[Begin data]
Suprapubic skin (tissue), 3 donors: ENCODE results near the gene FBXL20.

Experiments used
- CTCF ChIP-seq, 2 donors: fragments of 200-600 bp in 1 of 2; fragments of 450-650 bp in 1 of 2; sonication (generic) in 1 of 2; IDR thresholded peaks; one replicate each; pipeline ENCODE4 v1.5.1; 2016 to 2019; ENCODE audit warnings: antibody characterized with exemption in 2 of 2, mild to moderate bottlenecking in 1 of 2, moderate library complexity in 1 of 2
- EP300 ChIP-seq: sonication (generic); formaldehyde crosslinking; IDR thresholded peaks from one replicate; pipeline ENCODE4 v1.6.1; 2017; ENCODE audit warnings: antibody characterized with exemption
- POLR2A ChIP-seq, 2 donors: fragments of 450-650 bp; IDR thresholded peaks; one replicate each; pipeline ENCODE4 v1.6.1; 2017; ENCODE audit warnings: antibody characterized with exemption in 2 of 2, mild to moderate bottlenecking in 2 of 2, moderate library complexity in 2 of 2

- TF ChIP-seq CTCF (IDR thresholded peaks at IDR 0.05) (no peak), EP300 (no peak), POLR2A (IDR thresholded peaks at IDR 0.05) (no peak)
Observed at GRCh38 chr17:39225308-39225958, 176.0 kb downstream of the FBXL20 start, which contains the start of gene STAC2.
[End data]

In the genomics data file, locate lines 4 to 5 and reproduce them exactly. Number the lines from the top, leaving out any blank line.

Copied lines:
- EP300 ChIP-seq: sonication (generic); formaldehyde crosslinking; IDR thresholded peaks from one replicate; pipeline ENCODE4 v1.6.1; 2017; ENCODE audit warnings: antibody characterized with exemption
- POLR2A ChIP-seq, 2 donors: fragments of 450-650 bp; IDR thresholded peaks; one replicate each; pipeline ENCODE4 v1.6.1; 2017; ENCODE audit warnings: antibody characterized with exemption in 2 of 2, mild to moderate bottlenecking in 2 of 2, moderate library complexity in 2 of 2